Zuma returns as leader of new party challenging the ANC in KZN

South Africa’s former president Jacob Zuma staged a surprise comeback at the head of an upstart party that is only a few months old but already the country’s third largest.

Zuma is 82, he was banned from standing in this week’s general election because of a contempt conviction and his former rule is synonymous with the capture of the state by corrupt interests.

But at the reins of uMkhonto weSizwe (MK), a party founded barely eight months ago, he has taken a huge chunk out of the once untouchable ANC’s majority and stormed his home province.

On Friday afternoon, with 6 0 percent of the votes counted, Zuma’s MK was leading the ANC by 43 percent to 18 in the electoral battleground province of KwaZulu-Natal (KZN), a huge pool of votes.

In the national race, the newcomers had more than 12 percent, putting them in third behind the ANC, whose vote collapsed from more than 57 percent in 2019 to 42 percent on Wednesday, and the centre-right Democratic Alliance (DA).

ANC vote dented

KZN, home to South Africa’s largest port and second largest city Durban, has previously always been run by the ANC or the Zulu nationalist Inkatha Freedom Party (IFP).

So what explains the sudden turnaround?

“As anticipated, the MK has eaten into the ANC’s vote and dented into the IFP vote as well,” said Siphamandla Zondi, a politics professor at the University of Johannesburg.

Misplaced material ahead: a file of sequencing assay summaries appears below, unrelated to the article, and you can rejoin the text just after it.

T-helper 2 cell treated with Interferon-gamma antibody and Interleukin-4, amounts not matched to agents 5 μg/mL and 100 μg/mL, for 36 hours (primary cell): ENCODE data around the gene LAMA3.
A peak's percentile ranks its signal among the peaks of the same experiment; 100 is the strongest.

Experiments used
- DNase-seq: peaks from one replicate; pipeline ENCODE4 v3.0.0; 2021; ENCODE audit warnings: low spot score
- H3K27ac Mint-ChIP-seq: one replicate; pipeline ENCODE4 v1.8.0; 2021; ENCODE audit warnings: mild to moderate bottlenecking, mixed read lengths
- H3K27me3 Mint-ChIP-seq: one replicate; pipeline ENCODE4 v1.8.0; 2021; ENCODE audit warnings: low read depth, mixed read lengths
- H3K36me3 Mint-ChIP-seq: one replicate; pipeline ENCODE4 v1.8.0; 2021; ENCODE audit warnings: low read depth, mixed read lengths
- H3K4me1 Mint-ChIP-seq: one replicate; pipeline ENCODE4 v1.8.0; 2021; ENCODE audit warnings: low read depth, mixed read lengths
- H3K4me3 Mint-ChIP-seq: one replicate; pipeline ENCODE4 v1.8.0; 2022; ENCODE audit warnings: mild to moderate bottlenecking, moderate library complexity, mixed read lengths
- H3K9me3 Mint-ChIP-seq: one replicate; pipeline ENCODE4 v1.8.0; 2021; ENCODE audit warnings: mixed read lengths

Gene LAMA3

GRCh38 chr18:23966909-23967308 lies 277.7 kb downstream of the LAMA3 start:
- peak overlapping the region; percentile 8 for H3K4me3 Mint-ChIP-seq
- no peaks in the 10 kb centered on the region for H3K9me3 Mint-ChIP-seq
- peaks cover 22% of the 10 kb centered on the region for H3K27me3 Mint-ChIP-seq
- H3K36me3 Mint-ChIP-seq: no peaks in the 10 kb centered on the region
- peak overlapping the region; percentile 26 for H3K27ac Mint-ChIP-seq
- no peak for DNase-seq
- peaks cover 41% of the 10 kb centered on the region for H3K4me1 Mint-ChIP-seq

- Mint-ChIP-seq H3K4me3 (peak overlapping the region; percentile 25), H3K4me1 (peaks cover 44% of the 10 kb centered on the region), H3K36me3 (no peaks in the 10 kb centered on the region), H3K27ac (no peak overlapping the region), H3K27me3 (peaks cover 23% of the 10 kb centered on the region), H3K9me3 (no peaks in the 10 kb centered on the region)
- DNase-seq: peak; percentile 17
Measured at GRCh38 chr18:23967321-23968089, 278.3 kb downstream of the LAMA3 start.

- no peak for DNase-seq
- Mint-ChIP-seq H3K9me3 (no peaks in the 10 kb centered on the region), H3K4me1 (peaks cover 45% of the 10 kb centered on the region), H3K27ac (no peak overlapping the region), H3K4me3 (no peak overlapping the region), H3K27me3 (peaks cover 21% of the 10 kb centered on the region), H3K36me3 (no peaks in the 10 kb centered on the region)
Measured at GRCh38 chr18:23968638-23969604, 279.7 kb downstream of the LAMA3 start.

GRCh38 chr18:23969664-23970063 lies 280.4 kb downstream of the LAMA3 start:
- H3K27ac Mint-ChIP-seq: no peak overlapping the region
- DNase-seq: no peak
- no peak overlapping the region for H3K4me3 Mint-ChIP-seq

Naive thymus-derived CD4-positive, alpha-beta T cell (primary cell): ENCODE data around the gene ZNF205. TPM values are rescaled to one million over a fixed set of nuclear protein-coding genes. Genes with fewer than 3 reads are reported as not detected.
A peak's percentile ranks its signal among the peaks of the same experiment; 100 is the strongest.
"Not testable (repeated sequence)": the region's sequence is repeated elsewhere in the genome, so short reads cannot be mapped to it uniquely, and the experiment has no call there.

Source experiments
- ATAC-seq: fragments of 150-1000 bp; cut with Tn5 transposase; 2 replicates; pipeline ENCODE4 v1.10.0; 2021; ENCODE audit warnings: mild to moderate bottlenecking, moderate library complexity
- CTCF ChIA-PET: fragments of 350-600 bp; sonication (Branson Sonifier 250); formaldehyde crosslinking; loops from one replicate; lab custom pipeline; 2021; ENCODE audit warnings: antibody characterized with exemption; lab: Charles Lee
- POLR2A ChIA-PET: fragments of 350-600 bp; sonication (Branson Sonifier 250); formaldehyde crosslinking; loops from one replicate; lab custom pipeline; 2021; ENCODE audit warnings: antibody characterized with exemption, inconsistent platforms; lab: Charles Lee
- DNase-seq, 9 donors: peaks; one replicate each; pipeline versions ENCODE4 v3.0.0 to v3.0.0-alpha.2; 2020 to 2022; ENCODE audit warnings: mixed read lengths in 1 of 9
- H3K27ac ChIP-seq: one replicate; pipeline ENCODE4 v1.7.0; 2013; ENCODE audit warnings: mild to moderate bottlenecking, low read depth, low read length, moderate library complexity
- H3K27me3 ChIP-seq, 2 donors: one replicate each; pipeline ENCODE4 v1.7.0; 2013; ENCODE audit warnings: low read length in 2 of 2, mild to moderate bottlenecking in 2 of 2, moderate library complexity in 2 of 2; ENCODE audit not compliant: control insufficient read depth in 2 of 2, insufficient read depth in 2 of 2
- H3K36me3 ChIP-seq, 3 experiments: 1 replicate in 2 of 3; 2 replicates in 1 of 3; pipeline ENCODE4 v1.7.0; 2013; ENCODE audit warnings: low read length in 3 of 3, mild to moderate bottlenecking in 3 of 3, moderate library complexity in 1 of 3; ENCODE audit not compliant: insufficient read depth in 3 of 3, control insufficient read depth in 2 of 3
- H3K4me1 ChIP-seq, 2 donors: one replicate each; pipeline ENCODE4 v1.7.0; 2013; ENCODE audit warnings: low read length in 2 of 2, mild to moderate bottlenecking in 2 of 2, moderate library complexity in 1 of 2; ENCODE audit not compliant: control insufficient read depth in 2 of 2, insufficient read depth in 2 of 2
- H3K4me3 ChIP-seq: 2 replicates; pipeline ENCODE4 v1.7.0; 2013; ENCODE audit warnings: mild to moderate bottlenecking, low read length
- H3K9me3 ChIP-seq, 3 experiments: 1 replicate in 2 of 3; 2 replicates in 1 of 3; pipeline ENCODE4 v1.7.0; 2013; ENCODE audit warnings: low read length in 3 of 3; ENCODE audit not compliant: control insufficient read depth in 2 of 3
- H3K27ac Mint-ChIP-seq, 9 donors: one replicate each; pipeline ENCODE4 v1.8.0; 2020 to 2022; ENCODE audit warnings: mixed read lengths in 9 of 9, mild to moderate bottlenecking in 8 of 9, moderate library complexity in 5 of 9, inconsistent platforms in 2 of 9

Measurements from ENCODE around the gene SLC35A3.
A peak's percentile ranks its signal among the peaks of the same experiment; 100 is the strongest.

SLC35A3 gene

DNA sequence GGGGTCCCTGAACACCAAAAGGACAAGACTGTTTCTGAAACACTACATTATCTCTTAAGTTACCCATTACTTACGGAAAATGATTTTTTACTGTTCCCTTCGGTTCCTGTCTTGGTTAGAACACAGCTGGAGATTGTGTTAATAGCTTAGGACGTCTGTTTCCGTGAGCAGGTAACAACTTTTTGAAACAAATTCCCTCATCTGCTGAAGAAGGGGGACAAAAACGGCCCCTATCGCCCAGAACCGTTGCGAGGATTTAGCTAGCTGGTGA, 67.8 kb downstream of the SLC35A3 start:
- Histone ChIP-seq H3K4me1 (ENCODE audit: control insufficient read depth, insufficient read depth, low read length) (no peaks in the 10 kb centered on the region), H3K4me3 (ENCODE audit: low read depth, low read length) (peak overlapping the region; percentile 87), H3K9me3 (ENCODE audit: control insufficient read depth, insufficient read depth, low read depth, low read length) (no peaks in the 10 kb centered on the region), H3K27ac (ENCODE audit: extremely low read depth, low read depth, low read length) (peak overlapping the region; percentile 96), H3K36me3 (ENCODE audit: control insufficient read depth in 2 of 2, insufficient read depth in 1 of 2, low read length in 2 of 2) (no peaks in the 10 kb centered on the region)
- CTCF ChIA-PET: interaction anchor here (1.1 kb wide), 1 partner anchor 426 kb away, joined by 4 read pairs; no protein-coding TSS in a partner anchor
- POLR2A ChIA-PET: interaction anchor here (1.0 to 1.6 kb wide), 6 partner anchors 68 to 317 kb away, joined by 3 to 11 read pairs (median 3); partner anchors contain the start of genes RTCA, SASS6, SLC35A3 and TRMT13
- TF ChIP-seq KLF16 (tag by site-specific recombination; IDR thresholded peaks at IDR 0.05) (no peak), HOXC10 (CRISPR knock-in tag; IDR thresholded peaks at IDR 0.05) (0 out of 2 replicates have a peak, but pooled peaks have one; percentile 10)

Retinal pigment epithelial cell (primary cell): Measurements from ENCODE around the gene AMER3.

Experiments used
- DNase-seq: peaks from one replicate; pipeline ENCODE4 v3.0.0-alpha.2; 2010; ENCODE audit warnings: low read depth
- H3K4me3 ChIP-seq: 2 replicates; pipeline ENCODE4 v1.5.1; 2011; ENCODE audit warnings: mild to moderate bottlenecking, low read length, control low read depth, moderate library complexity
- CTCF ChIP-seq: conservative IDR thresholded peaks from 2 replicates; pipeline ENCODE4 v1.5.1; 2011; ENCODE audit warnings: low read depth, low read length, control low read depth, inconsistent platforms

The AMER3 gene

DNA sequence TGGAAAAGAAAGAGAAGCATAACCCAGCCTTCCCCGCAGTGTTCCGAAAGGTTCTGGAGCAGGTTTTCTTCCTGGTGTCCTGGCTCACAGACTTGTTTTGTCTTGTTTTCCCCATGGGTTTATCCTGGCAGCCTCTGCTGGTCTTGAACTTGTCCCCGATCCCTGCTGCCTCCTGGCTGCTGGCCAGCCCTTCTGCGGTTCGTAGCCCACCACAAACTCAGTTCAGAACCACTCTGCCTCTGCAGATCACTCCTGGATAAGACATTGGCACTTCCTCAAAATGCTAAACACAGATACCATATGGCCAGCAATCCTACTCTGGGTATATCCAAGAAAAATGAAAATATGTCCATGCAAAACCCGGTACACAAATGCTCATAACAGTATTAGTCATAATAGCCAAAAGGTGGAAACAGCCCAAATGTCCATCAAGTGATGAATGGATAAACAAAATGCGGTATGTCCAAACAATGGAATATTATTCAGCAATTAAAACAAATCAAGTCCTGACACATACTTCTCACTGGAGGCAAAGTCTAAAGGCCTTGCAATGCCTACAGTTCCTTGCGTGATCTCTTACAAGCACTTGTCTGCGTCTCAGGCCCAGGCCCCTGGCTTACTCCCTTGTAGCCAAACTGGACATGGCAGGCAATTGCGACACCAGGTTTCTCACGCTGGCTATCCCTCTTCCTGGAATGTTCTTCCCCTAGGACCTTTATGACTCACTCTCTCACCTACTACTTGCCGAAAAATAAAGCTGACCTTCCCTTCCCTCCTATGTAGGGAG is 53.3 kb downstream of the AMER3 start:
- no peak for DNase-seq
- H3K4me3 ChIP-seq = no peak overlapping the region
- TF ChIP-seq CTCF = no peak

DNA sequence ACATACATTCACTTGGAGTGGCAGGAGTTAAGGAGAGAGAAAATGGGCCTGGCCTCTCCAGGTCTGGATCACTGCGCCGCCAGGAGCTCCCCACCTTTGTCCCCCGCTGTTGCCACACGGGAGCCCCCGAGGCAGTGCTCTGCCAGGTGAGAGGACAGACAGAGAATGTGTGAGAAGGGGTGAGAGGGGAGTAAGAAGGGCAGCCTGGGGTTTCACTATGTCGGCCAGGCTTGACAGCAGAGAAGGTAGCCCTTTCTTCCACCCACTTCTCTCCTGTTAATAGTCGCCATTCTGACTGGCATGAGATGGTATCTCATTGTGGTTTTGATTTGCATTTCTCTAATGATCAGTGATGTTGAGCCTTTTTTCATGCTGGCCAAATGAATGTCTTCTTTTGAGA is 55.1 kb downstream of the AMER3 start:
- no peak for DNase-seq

KwaZulu-Natal province, like most of the country has been affected by crippling power cuts, disruptions to water infrastructure and municipal mismanagement.

In addition, the ANC’s provincial leadership has been plagued with infighting and factionalism. Earlier this month the ANC Veterans League warned that “weak” leadership in the province may cost the party votes.

“Losing votes in KZN definitely affected the ANC nationally significantly because of the make up of the province and the population,” said Sihawukele Ngubane, African Languages professor at the University of Kwa Zulu-Natal (UKZN)

But Lubna Nadvi, a political analyst and UKZN politics lecturer, told AFP the ANC’s upset in KZN was not solely to blame for it losing major ground nationally.

“The fact that it’s fallen below 50 percent is because of its problematic performance in all of the different areas it has been governing,” she said.

Disillusioned KZN voters took action in groves because they were primarily seeking a change in leadership, according to analysts.

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